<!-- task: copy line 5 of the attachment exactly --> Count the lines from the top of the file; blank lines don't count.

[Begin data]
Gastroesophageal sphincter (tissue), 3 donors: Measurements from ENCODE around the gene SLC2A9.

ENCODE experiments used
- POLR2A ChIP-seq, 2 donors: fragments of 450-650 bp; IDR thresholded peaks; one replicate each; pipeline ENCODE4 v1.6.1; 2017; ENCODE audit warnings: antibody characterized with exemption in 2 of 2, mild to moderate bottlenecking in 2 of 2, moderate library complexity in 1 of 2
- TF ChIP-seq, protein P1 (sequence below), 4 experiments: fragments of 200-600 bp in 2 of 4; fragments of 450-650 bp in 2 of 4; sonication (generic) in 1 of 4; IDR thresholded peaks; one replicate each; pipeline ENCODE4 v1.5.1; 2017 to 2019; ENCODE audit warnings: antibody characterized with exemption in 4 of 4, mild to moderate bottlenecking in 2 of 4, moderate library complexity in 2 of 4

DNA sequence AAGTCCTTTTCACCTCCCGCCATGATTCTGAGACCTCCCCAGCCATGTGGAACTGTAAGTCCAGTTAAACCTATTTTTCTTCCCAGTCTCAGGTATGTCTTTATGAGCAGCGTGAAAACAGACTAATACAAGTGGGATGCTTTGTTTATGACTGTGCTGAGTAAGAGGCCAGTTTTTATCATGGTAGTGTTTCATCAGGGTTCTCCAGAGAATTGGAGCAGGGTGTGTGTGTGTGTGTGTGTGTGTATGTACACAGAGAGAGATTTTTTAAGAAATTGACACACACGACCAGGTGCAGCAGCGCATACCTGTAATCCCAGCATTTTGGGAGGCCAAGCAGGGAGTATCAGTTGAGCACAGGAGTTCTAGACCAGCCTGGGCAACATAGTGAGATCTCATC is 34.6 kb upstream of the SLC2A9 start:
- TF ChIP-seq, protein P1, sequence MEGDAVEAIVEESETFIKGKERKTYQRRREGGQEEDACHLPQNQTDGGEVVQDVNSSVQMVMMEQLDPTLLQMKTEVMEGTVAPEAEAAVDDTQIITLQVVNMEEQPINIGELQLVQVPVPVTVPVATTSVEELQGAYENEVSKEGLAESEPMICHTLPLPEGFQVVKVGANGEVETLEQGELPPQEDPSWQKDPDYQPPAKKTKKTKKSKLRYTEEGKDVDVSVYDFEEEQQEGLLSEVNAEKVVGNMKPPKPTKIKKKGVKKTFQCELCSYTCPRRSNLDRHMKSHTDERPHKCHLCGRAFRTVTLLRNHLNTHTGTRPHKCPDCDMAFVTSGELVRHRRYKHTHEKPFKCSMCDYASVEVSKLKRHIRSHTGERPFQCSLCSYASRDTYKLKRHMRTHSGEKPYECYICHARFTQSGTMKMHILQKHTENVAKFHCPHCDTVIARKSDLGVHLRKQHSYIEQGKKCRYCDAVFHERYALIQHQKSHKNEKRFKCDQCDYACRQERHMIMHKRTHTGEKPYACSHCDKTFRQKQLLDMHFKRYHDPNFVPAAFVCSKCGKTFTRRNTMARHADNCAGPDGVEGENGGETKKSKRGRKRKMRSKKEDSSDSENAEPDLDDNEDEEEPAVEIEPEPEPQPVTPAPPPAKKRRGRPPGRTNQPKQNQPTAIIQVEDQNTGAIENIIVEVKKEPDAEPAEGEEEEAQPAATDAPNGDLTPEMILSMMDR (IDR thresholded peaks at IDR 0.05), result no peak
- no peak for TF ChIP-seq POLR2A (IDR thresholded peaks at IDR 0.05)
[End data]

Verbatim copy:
DNA sequence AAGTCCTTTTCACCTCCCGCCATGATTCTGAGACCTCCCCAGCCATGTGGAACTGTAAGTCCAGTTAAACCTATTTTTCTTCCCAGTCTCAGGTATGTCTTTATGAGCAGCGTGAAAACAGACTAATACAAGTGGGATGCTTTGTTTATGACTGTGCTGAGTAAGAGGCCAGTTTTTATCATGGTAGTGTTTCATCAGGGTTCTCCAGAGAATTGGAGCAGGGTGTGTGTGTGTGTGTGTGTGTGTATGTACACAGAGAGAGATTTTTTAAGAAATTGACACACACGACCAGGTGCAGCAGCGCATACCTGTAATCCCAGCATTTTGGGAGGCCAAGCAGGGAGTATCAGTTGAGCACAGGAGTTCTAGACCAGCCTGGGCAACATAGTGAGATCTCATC is 34.6 kb upstream of the SLC2A9 start: